Jump to content


Thursday, October 17


  • Please log in to reply
17 replies to this topic

#16 dirac

dirac

    Diamonds Circle

  • Board Moderator
  • PipPipPipPipPipPipPipPip
  • 24,840 posts

Posted 19 October 2013 - 11:10 AM

A review of the Birmingham Royal Ballet by Neil Norman in The Daily Express.

David Bintley snatched victory from the jaws of defeat following technical glitches (including two fires during rehearsals) that meant the show began 30 minutes late.

 

He might have chosen his words more carefully, however, when he arrived on stage to apologise for the delay. Insulting Sadler’s Wells will not have endeared him to the management.

 



#17 dirac

dirac

    Diamonds Circle

  • Board Moderator
  • PipPipPipPipPipPipPipPip
  • 24,840 posts

Posted 19 October 2013 - 11:47 AM

A review of The Forsythe Company in "Sider" by Deborah Jowitt in her blog, "DanceBeat."

 

Forsythe, whose company is based in Dresden and Frankfurt am Main, has said that he keeps “trying to test the limits of what the word choreography means.” You could see that even in his earlier cranky, ice-sharp ballets, such as In the Middle Somewhat Elevated, which grace the repertories of companies worldwide. His influence has been enormous, too, via projects that extend beyond his own choreography—for instance, his 1994 computer application, Improvisation Technologies: A Tool for the Analytical Dance Eye. His company members—a few of whom have been working with him since the late 1980s, when he headed Ballett Frankfurt—are remarkably astute; brilliant mental and physical gymnasts. Imagine what it takes for a performer to cope with Forsythe’s practice in relation to Sider. This is his explanation: “We work here with very powerful formal systems, but I continually shatter their logic by inserting exceptions. But before they notice that, I also shatter that logic by inserting exceptions to that exception.”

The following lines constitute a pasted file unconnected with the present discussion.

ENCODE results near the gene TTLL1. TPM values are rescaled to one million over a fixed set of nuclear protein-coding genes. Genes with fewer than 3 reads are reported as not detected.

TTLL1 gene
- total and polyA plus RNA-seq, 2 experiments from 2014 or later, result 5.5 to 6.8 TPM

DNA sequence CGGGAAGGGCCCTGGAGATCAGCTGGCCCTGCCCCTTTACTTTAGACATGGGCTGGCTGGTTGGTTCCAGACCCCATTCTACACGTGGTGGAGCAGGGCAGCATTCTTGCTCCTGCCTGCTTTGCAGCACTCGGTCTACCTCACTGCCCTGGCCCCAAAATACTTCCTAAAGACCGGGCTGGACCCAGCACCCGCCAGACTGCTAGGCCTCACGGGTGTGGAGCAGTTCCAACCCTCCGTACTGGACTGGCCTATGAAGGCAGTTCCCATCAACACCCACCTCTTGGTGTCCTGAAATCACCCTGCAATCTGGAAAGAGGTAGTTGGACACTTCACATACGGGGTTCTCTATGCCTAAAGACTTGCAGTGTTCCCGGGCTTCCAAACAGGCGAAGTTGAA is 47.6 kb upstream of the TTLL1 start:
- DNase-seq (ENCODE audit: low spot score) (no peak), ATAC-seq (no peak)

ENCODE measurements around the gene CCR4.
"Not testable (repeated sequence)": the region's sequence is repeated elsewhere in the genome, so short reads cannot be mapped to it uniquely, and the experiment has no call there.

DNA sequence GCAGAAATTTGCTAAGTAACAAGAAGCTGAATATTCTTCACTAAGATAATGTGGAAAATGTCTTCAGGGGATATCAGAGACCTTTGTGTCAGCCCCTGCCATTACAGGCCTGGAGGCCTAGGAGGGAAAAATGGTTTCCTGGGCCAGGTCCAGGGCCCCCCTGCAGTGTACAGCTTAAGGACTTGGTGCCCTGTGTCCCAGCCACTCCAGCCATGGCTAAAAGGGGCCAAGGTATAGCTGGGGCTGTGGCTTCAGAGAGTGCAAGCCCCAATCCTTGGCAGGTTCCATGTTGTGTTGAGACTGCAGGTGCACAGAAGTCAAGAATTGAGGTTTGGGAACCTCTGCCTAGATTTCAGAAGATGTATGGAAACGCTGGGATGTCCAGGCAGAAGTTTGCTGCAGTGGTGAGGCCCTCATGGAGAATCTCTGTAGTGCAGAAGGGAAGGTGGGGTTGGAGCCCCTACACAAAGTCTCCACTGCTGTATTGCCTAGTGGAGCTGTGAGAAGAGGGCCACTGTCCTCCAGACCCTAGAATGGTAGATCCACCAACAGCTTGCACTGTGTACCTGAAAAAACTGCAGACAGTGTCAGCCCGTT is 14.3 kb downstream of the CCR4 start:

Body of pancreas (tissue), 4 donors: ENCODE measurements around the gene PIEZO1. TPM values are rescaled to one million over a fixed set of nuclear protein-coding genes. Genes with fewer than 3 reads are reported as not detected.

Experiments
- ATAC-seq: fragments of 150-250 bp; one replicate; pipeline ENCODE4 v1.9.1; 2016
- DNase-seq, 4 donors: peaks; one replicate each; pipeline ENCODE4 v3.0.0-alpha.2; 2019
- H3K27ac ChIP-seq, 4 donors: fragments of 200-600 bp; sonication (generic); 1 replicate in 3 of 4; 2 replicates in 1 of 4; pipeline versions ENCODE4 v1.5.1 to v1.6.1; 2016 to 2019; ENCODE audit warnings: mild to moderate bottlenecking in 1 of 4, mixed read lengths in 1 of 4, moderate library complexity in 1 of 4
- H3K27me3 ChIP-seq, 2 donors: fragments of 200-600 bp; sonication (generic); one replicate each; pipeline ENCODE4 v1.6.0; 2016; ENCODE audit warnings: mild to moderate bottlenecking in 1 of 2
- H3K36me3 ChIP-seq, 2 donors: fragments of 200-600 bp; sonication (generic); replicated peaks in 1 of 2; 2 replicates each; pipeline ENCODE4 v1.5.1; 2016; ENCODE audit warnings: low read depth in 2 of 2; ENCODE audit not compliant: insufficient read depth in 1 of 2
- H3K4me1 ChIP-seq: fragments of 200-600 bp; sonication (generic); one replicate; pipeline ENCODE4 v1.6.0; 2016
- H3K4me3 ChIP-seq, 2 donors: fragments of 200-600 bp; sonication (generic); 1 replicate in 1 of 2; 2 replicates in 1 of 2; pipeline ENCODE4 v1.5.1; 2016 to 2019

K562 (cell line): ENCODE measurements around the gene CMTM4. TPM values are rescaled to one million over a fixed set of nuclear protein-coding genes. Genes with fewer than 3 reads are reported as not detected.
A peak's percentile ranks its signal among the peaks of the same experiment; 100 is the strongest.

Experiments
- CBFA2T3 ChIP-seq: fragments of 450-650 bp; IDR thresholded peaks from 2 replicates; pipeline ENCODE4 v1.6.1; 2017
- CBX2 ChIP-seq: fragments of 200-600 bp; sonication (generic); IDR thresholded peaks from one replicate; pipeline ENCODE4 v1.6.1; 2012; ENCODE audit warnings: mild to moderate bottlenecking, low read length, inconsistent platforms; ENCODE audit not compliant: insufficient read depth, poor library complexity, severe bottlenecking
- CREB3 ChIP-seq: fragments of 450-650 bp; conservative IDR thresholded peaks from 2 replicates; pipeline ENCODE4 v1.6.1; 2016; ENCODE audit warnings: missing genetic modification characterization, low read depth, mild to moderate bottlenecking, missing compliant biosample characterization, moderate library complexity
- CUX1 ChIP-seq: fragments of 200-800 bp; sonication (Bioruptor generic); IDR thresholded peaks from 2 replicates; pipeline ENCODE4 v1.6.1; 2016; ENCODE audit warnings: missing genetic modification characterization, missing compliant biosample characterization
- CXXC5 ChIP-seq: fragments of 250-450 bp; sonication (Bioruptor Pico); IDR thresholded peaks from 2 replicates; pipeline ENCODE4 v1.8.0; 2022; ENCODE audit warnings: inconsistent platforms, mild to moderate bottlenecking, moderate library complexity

#18 dirac

dirac

    Diamonds Circle

  • Board Moderator
  • PipPipPipPipPipPipPipPip
  • 24,840 posts

Posted 24 October 2013 - 12:35 PM

Q&A with James Whiteside.

Time Out New York: But why did you want to take that risk? What started it? Maybe it was gradual.

James Whiteside: No. I had talked to Mikko for maybe three years before I actually left, and I said, “I want to explore different places—maybe ABT, maybe City Ballet, maybe San Francisco, maybe the Royal. I want to try maybe a bigger company to see how I fare, and I want to be around different dancers.” That’s really the way I learn—being inspired by other dancers and other artists. I think that’s the reason I decided to make the change. I wanted new experiences. I didn’t want to be the same dancer for another ten years.

 

 




0 user(s) are reading this topic

0 members, 0 guests, 0 anonymous users


Help support Ballet Alert! and Ballet Talk for Dancers year round by using this search box for your amazon.com purchases (adblockers may block display):